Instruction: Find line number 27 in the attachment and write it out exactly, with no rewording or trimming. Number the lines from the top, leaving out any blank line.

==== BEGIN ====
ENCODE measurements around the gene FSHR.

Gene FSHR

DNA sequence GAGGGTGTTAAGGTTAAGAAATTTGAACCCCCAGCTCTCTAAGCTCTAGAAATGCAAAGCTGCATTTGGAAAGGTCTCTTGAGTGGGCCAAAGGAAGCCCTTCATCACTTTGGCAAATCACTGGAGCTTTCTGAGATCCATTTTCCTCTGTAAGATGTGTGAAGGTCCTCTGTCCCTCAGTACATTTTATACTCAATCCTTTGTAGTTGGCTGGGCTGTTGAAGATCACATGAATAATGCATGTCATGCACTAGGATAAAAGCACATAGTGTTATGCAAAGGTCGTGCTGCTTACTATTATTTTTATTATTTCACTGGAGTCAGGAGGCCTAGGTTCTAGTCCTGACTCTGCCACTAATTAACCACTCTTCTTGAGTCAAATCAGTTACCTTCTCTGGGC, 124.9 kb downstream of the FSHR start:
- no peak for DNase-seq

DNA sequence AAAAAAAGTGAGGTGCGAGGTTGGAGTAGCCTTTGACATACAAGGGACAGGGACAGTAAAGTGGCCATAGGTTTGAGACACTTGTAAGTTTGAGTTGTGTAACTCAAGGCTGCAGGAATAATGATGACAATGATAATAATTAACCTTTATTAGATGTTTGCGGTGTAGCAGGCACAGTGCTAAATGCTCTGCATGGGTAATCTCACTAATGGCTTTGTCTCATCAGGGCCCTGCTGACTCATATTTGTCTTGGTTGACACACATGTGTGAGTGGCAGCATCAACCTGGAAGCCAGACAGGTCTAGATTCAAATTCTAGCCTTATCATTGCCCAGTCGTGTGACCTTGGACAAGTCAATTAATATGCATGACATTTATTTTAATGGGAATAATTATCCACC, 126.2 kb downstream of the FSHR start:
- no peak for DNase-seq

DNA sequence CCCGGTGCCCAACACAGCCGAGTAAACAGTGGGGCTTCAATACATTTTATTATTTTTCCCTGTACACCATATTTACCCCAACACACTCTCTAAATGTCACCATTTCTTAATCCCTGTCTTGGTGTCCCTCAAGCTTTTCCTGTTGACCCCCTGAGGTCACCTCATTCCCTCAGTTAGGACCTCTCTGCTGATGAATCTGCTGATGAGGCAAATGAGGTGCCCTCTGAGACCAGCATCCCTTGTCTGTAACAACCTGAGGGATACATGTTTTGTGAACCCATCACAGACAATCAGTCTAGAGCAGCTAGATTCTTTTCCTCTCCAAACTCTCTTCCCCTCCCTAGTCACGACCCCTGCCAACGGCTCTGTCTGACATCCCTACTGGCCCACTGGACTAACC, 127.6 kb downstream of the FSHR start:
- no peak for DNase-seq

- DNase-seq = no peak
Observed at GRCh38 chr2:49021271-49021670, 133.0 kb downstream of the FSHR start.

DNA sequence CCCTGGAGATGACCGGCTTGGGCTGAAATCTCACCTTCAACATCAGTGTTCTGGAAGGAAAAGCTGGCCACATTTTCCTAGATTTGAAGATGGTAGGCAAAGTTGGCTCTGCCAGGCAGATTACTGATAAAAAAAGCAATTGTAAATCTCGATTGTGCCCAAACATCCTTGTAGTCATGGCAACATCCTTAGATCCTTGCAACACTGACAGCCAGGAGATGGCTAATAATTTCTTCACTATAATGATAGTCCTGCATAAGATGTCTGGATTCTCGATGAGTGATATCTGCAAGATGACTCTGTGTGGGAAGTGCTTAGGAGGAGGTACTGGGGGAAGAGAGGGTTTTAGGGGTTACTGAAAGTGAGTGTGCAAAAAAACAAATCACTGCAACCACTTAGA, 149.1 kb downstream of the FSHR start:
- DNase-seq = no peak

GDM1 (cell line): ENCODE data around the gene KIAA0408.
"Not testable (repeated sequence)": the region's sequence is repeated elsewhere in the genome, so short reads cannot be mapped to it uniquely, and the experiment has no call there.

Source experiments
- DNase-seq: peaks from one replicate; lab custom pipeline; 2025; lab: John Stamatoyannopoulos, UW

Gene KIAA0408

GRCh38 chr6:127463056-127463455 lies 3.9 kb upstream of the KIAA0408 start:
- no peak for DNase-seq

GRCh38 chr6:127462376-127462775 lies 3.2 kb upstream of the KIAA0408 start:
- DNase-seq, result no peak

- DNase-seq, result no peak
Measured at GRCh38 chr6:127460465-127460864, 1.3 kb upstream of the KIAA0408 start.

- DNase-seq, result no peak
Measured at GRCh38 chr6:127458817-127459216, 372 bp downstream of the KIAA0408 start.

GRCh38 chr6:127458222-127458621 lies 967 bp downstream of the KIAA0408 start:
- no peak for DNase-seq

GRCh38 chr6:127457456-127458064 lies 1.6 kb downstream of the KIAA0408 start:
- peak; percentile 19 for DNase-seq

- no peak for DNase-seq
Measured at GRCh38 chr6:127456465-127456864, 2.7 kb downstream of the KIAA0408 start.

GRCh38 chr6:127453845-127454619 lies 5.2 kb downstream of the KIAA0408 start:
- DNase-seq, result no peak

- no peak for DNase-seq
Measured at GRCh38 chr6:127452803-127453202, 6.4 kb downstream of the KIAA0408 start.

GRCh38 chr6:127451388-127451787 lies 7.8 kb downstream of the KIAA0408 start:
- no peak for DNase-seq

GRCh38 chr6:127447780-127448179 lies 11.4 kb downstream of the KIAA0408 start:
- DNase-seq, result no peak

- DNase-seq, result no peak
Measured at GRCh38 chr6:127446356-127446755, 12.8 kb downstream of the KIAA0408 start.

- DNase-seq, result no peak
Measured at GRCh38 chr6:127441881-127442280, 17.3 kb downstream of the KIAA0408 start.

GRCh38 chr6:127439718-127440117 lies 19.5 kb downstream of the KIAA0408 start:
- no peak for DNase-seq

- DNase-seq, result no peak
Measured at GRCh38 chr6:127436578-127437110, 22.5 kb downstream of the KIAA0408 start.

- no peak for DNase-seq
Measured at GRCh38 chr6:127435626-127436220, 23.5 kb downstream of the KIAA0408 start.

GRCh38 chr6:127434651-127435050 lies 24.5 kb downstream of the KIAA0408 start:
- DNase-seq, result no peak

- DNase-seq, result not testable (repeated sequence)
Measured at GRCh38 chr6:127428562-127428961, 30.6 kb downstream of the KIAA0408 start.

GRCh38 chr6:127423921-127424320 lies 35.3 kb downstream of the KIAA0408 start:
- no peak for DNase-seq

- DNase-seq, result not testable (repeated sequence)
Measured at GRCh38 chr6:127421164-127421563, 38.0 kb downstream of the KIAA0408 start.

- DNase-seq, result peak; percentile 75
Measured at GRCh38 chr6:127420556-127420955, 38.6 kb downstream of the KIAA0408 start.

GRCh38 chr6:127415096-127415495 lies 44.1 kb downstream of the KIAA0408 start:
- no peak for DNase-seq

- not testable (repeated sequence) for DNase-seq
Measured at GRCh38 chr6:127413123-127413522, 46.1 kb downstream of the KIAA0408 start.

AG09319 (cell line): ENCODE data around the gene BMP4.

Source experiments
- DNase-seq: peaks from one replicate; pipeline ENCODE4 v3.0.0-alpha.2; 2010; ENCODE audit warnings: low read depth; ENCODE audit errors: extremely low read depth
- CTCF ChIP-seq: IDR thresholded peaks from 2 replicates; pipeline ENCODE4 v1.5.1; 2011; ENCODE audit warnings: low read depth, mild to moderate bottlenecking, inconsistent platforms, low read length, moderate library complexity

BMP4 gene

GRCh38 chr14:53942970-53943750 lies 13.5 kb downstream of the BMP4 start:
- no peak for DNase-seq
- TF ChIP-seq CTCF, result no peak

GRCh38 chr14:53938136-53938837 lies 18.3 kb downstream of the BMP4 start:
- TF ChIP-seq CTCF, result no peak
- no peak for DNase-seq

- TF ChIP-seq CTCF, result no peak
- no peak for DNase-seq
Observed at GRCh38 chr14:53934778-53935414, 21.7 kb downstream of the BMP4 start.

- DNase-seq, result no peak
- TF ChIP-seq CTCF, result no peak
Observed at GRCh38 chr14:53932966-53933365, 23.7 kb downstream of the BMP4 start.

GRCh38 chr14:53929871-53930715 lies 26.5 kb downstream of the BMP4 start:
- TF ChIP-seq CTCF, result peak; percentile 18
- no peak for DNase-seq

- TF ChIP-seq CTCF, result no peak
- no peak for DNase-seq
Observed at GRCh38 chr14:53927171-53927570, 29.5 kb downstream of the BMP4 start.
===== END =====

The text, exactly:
- no peak for DNase-seq